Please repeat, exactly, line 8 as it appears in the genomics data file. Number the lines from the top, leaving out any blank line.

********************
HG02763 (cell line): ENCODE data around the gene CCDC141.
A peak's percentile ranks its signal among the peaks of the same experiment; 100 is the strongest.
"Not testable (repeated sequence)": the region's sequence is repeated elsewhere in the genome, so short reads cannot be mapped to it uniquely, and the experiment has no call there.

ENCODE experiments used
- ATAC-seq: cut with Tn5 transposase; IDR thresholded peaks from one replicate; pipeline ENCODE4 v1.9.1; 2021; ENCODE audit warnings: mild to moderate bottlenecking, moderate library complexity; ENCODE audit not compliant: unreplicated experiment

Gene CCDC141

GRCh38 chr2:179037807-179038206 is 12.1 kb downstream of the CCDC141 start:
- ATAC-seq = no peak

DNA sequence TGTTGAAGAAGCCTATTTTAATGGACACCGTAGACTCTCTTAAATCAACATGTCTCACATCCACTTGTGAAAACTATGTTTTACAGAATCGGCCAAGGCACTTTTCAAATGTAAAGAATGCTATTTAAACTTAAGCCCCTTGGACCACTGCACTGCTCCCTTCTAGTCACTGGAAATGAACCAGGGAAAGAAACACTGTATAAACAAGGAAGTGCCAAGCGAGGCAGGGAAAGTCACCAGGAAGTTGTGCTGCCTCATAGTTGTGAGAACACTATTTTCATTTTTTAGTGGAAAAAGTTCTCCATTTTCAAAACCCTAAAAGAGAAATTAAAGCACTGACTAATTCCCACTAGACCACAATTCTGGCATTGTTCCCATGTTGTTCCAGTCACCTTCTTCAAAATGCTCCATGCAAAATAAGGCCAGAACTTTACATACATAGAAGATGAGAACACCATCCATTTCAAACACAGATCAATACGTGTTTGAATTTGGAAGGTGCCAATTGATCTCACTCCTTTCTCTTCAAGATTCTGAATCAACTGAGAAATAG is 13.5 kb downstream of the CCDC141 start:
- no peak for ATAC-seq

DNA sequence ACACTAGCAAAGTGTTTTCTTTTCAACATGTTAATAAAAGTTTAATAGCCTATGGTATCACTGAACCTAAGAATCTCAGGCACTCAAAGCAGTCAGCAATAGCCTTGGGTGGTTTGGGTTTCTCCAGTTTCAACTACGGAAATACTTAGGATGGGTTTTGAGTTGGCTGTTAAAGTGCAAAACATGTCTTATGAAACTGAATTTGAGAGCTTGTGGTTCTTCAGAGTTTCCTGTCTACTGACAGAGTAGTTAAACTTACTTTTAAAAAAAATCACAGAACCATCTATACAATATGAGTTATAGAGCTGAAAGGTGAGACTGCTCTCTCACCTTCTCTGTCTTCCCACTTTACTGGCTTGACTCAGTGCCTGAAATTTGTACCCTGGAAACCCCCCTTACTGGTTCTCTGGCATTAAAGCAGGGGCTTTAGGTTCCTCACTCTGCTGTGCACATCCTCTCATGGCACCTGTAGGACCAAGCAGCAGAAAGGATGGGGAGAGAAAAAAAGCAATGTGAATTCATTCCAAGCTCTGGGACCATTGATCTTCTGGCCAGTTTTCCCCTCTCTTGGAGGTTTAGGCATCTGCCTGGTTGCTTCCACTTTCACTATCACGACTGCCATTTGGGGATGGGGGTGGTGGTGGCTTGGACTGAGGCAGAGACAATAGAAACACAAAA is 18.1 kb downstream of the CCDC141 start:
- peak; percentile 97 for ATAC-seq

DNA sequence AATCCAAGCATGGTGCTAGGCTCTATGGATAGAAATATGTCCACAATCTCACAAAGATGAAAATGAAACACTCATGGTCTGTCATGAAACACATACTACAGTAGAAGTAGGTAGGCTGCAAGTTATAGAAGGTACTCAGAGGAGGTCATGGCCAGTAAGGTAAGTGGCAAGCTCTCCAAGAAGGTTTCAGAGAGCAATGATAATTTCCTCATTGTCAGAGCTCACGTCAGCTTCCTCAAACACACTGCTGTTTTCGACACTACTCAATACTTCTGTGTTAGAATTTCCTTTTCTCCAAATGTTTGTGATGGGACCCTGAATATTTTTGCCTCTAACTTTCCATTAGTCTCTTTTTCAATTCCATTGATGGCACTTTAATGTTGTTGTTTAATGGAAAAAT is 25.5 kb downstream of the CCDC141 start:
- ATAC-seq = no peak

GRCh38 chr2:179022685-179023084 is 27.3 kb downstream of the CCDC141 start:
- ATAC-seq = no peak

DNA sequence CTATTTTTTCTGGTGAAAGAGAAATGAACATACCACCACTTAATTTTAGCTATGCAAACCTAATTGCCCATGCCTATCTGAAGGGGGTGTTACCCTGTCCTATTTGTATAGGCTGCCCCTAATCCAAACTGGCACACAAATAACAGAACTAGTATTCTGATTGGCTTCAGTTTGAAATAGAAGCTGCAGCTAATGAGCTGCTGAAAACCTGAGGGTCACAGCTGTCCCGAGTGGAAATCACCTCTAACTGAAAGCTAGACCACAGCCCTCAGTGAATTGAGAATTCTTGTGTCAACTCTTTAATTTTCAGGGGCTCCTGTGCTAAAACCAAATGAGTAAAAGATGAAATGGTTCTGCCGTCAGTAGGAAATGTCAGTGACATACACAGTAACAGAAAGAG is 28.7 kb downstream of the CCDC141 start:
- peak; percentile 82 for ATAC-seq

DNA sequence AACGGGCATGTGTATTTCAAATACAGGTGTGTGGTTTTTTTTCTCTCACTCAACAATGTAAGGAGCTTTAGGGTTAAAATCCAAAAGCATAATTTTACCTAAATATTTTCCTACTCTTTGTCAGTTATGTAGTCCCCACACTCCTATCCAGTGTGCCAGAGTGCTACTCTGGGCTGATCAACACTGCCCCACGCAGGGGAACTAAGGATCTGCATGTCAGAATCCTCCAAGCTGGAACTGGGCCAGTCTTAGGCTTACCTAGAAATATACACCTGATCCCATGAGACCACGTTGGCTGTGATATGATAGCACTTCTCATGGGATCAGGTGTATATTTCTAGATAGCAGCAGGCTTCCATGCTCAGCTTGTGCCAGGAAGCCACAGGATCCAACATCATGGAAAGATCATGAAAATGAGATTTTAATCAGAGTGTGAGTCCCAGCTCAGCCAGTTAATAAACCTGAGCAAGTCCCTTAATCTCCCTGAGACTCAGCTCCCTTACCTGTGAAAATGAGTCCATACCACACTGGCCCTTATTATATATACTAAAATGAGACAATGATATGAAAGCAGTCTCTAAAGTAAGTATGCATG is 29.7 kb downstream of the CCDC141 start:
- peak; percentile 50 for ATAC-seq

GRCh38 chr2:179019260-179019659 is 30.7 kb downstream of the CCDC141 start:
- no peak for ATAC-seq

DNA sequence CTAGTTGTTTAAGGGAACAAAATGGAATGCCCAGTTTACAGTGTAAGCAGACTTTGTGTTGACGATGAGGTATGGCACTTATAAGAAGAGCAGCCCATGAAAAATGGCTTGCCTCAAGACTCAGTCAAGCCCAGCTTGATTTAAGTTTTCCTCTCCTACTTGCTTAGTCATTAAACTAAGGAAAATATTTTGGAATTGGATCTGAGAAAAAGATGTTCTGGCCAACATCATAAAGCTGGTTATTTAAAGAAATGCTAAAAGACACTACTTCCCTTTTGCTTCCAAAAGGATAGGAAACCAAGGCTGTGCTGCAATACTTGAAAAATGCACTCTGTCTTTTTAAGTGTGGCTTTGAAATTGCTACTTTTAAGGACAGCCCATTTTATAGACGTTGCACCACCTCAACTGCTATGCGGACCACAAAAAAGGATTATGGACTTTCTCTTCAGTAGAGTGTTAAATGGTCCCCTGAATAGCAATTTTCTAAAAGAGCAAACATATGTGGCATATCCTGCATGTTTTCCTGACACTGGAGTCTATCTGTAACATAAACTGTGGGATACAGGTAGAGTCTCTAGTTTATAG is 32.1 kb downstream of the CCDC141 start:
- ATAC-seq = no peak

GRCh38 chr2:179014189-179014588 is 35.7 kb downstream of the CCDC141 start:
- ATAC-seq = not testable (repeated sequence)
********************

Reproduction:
- ATAC-seq = no peak